#MemberMonday: Kathryn Renton

kathrynr

 Education

 

University of California, Los Angeles
PhD Candidate, History

MA, History

 

Harvard University

BA, History and Literature

 

What got you in to history? In to equine history?

     I think a family trip to a medieval walled village at an impressionable age first got me interested in history, and I’ve been fascinated with trying to imagine what life was like “back then” ever since. After majoring in History and Literature, I worked in the field of disaster relief for several years before thinking about returning to graduate school. I’ve always had an interest in culture, and reading travel literature and perceptions of “human-ness,” intelligence and emotion got me interested in the human-animal question. But when looking for a dissertation topic, it was the seeming loss of memory and/or familiarity with horses in recent historiography that got me thinking about horses in terms of historical methodology. Having dabbled in horseback riding in different traditions (hunter-jumper, dressage, wilderness horse-packing, trail rides — more or less any chance I could catch), I knew that the language, philosophy and forms of partnership varied in nuanced ways that were not commonly reflected in standard treatment of historical horses.

Who is your favorite historical horse?

     So many legendary horses… but as far as historical horses go I love the story of “Sergeant Reckless,” a Mongolian mare that became a mascot and companion for a Marine division during the Korean War, earning herself retirement and a statue at Camp Pendleton in 2016.


What are you working on right now?

     My current research examines the introduction of the horse to the Americas by the Spanish as part of the Columbian Exchange. I was very curious about the culture of the horse in Spain, well known especially in Andalusia, and the effects it had on strategies in expansion and conquest within the Iberian Peninsula and then across the Atlantic. By re-introducing modern, domesticated horses to the American continents, this moment provides a key test case for the impact of the horse in various realms of historical study.  In my dissertation, I argue that new forms of governance and new definitions of noble status in the early modern period bore the specific imprint of the horse. For example, structural elements of horse breeding in Spain directly influenced conquest and settlement strategies in the Americas, as well as shaping local forms of resistance in colonial society. Using archives from Spain, Mexico and Peru, this project foregrounds the role of experiential knowledge with animals and demonstrates negotiated limits of power that horses were used to represent in the developing early modern Spanish empire.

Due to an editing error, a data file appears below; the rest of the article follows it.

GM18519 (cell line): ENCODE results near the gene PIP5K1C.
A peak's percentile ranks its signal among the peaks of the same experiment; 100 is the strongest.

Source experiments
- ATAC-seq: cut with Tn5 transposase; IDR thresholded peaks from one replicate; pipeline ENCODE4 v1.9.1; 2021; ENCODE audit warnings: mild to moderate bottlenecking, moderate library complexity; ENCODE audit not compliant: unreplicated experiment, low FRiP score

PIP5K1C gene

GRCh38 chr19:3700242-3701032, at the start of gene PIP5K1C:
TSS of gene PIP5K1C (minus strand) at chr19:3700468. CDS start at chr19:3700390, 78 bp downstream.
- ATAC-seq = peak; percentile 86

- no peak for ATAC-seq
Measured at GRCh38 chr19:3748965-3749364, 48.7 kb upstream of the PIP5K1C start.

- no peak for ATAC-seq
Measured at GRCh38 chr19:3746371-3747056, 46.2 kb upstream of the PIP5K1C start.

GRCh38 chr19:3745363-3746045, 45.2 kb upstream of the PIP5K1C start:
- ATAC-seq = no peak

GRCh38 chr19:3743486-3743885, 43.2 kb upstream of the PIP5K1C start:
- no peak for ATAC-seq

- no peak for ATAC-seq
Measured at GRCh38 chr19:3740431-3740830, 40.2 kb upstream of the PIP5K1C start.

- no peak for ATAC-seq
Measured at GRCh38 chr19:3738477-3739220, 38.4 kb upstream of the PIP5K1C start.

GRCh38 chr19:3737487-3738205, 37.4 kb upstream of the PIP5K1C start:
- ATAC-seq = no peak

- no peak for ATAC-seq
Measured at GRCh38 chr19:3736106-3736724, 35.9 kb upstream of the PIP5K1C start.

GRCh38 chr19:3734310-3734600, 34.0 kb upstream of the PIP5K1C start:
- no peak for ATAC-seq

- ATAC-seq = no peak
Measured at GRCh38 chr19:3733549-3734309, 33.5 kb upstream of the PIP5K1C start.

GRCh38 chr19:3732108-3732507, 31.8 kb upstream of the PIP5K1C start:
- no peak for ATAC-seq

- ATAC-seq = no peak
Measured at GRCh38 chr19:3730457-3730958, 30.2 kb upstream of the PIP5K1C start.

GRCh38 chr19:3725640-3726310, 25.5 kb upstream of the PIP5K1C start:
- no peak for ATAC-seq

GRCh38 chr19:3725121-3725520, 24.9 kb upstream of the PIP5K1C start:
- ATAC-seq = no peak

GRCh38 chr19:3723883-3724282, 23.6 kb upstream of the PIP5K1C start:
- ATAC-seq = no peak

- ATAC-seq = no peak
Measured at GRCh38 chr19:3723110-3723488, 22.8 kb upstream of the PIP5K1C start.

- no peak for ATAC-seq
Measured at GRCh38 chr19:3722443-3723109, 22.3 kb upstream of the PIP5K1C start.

#MemberMonday: Katrin Boniface

IMG_4719-001Education

University of California, Riverside
PhD student, Early Modern & Public History

California State University, Fresno
MA Medieval History, with distinction

SUNY Stony Brook
BA Medieval History & Literature, honors

Meredith Manor, Riding Master VI, with honors

What got you in to history? In to equine history?

     I had been running a barn, but I decided to go back to school in 2009. My first semester back, I took a medieval history class “for fun.” That class was with Dr. Sara Lipton, and I immediately changed majors (I had been a psych major). It was fun– she is a great story teller, and I enjoy the investigative aspects of history as a discipline– but it was also important. She made clear the connections to our own culture, and showed how history is important to understanding what it is to be human. I can also credit her with making me realize that history work was never done. In the process of writing my upper division historiography, I realized how sparse, and how problematic, academic literature on horses was. I never thought I’d go to grad school. I am a first generation graduate with a GED. But I loved teaching, and horse history research had been what I did in my spare time (read: bad weather) on the farm.

Who is your favorite historical horse?

     Younger me would have said Ruffian. In fact, she’s who I put for those “what famous person would you go back in time to meet” essays we’ve all had to write. She was fast, fiery, and unforgettable. These days, though, Bucephalus. The account of the taming of Bucephalus from Plutarch, regardless of its veracity, encapsules a valuable lesson in horsemanship (and teaching, for that matter). One of the training horses I had before returning to school ended up being nicknamed Bucephalus. He was a young Arabian, NBR Bakman Bey, and was in fact afraid of his own shadow. We worked through that quickly, he was also sweet and clever. But he kept having odd problems, to the point where I ended up riding him bridle-less for a while. It turned out he had had an ear infection the year before, and was still healing up. It was another reminder to listen.

What are you working on right now?